Tuesday, January 8, 2013

Nintendo reveals Pokémon X and Y

Nintendo has oficially announced the sixth generation of Pokémon games, titled Pokémon X and Pokémon Y. The games will be released for the 3DS and will be set in fully 3D worlds. Five new Pokémon have been revealed thus far - the three starters, Chespin (grass), Fennekin (fire), and Froakie (water),as well as two unnamed Pokémon that some fans are speculating may be legendaries (their physical forms seem to resemble the logos for Pokémon X and Y, respectively). The games are set to release worldwide in October of 2013.

Sunday, January 6, 2013

Top 5 Nintendo Land Games

I wasn't exactly sure how to go about writing a formal review for Nintendo Land, since it is more a collection of minigames than a full-fledged retail release. At the same time, however, some of the minigames are more fully realized than others and stand strong on their own. At present, I am not sure that will in fact be writing a traditional review (or any review, for that matter) of Nintendo Land, simply because it is too different a beast for me to tackle when compared to most other games I review. However, I do feel that some of the standout games in the collection deserve recognition, and I have thus decided to compile a list of my five very favorite games from the bunch. These are listed in no particular order, though all but one places an emphasis on the multiplayer experience.

Luigi's Ghost Mansion - This game plays quite differently depending on which role you adopt. For the (up to) four players that take on the role of Luigi, Mario, and company, they must play defensively, watching each other's backs and keeping an eye on the battery reserves in their flashlight. They are able to sense where the single ghost is due to vibrations in their Wiimotes, but are only able to see him/her when the ghost chooses to dash or when lightning flashes outside the mansion and temporarily illuminates portions of the halls. Playing as the ghost hunters requires a tactical approach, whereas playing the role of the ghost requires he/she who controls the game pad to formulate a means of overcoming said strategy. The ghost can freely roam the area without being seen (save for the aforementioned dash and lightning), and can choose to charge an attack that drains the batteries from all the flashlights. This attack is a gamble, however, since the time required to charge it is quite lengthy and could leave the ghost exposed to attack. Also, the ghost is relying on players to be restricted to a small enough area that they cannot dodge the attack once it is cast. While the ghost does take damage gradually and can run away after each hit he takes, one touch from him and a ghost hunter is downed. At the same time, fellow ghost hunters can choose to revive their fallen comrade, knowing that the ghost could still be nearby to attack them too.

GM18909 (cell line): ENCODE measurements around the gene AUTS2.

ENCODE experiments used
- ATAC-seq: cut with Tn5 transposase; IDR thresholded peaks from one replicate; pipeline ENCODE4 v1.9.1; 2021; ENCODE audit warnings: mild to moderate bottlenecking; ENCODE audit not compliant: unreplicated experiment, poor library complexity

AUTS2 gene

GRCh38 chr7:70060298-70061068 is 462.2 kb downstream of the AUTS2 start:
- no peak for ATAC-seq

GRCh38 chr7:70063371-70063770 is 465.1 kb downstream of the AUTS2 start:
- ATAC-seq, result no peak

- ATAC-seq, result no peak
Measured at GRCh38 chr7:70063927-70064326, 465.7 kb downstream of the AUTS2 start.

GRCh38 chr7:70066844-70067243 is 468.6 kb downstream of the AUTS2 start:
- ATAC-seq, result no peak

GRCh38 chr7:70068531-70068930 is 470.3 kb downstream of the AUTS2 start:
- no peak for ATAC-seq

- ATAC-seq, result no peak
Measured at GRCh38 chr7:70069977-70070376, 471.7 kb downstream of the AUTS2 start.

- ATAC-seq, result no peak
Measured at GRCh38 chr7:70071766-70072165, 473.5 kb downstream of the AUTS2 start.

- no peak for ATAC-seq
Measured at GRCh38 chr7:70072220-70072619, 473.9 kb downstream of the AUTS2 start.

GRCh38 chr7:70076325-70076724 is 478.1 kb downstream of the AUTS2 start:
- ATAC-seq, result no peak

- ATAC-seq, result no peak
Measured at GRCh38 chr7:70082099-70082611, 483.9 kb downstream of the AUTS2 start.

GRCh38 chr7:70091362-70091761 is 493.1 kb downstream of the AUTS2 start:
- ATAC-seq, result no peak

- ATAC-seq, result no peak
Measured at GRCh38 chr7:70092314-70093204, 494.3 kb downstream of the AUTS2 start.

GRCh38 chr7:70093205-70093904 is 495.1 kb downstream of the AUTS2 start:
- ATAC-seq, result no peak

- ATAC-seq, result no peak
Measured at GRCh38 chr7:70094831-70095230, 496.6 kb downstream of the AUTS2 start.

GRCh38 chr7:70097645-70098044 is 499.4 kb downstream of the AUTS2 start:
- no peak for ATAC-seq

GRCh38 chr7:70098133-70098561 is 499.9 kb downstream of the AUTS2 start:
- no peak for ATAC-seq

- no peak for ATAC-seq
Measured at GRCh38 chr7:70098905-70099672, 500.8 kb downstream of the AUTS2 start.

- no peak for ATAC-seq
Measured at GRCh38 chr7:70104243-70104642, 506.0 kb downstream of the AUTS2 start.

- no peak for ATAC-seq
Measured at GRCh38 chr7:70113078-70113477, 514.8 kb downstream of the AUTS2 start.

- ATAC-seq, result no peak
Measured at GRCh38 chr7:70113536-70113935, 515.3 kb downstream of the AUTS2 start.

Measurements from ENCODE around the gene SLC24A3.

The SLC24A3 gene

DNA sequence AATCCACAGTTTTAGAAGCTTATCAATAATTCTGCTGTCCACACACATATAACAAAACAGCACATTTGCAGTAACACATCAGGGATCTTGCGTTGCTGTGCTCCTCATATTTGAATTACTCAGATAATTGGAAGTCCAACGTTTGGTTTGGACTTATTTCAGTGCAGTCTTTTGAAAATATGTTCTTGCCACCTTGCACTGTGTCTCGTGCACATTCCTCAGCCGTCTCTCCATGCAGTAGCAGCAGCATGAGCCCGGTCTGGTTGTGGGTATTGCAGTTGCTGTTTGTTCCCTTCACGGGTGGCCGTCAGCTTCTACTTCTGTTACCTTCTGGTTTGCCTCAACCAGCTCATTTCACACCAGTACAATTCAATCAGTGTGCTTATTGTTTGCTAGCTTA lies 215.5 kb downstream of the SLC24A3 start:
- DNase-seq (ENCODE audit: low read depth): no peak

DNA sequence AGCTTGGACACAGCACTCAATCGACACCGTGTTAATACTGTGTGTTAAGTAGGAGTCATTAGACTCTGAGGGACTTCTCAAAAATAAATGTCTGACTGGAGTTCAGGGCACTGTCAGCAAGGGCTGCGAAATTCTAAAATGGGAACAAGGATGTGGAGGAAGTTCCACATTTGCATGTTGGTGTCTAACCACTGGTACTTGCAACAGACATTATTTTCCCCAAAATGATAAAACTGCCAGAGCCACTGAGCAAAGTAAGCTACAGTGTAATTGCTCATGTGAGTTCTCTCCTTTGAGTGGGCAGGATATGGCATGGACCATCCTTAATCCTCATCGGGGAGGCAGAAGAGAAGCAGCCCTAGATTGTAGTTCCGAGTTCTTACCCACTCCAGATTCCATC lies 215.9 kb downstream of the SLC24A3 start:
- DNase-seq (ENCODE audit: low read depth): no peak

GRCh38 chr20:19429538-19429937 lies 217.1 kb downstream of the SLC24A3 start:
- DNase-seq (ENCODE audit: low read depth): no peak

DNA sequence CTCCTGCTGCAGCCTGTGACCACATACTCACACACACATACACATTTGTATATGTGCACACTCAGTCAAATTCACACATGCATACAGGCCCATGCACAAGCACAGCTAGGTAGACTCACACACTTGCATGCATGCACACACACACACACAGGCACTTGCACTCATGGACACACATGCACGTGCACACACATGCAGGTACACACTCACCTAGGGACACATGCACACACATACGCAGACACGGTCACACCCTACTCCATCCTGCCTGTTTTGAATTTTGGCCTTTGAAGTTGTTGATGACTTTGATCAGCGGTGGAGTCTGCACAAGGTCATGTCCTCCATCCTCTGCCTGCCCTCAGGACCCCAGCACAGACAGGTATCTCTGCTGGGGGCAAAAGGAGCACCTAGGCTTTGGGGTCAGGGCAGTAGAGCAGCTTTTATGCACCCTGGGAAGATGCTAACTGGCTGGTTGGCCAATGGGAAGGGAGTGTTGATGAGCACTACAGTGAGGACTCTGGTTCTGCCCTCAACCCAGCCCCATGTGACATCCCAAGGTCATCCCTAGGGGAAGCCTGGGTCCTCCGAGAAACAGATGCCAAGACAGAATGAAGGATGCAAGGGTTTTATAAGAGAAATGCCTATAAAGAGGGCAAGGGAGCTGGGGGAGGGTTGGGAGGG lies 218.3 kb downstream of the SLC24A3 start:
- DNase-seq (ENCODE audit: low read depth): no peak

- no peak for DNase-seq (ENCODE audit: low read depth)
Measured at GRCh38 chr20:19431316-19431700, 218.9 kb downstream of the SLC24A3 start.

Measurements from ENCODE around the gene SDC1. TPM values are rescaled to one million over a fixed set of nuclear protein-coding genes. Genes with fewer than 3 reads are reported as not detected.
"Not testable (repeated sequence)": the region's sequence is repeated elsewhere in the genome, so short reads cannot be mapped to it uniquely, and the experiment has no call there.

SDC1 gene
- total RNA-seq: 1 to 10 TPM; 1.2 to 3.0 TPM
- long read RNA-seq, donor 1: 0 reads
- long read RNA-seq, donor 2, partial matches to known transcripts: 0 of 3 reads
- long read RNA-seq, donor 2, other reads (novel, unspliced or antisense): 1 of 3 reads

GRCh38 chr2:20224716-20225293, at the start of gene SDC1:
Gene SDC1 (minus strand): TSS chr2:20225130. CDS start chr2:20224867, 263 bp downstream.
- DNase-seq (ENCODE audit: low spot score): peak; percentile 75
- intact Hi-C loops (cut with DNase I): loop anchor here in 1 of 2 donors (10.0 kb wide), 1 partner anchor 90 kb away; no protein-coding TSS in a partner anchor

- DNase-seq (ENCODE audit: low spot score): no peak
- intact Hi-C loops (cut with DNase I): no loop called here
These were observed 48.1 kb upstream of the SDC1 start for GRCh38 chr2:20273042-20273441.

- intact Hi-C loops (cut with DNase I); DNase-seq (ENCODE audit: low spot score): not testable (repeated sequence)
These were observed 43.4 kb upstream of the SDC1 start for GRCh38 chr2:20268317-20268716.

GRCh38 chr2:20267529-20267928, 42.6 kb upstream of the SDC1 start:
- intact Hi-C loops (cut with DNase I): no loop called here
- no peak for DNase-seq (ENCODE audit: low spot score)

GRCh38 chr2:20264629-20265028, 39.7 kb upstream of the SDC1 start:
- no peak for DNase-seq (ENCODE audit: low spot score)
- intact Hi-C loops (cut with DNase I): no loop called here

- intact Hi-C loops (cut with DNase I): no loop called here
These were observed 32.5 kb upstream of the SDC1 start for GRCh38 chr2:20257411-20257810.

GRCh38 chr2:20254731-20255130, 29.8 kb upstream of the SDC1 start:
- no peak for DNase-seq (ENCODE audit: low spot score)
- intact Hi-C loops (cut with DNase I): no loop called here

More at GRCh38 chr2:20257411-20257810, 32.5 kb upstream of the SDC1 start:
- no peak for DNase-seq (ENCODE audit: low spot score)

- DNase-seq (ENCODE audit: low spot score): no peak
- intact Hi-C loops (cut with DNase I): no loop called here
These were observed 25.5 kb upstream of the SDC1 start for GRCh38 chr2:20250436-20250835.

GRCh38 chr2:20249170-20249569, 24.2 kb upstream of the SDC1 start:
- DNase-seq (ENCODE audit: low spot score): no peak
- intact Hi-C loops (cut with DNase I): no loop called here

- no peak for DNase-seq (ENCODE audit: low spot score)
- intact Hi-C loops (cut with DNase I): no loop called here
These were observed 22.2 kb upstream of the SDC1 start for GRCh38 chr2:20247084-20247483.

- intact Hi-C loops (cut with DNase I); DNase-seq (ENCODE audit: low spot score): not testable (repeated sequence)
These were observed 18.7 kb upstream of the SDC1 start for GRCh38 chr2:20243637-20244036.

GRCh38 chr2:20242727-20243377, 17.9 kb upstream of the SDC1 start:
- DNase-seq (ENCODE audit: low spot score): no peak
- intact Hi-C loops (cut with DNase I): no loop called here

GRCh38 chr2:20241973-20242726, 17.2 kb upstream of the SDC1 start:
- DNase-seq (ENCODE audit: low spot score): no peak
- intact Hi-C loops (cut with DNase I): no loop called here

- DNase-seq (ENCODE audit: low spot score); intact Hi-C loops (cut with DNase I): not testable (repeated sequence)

Metroid Blast - The progression of enemies in this game's Assault Mission mode feels very natural, as one wave after the next challenges a team of bounty hunters. One player controls Samus' gunship, and is granted the advantage of flying wherever he/she chooses. The catch is that some enemies will move between buildings and are thus more difficult to hit. The other bounty hunters move around on foot, leaving themselves more exposed but also having greater accuracy up close with enemy Geemers and Zebesians. Those players that roam the area on foot can choose to grapple onto the gunship to get a free ride to another part of the stage, making the ascension up a tower much faster or simply making a narrow escape when their health is low. Both player types can collect power ups and health, which are handed out by the level every so often, and are acquired by players on a first-come, first-serve basis. While Metroid Blast does restrict players to a small area when fighting foes, it does well to capture the spirit of the Metroid games through the decoration of the environment and the music that plays as bounty hunters fight back.